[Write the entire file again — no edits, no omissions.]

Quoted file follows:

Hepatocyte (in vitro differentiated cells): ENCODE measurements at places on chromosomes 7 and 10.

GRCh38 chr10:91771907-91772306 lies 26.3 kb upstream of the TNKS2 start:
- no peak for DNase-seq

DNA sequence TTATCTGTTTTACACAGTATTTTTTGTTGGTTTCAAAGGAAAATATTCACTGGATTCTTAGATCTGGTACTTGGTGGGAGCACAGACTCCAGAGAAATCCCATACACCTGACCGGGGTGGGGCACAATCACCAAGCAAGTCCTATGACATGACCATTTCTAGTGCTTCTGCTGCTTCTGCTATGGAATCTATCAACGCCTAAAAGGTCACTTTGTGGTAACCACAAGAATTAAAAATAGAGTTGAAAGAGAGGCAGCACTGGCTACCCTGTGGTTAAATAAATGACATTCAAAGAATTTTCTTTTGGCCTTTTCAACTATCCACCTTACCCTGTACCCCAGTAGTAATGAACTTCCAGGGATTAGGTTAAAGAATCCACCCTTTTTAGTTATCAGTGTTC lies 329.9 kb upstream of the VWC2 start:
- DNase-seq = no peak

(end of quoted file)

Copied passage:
Hepatocyte (in vitro differentiated cells): ENCODE measurements at places on chromosomes 7 and 10.

GRCh38 chr10:91771907-91772306 lies 26.3 kb upstream of the TNKS2 start:
- no peak for DNase-seq

DNA sequence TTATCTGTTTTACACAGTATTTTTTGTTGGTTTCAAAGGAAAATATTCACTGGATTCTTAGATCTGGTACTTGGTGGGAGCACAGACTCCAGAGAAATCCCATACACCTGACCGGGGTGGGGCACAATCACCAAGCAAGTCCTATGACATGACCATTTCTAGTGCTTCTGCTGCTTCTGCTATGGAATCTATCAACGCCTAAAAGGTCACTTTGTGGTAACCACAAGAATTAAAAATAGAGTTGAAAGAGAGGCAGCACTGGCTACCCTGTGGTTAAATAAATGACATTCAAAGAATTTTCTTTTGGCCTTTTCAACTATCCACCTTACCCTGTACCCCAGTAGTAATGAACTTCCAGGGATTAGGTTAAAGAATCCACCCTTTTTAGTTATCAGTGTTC lies 329.9 kb upstream of the VWC2 start:
- DNase-seq = no peak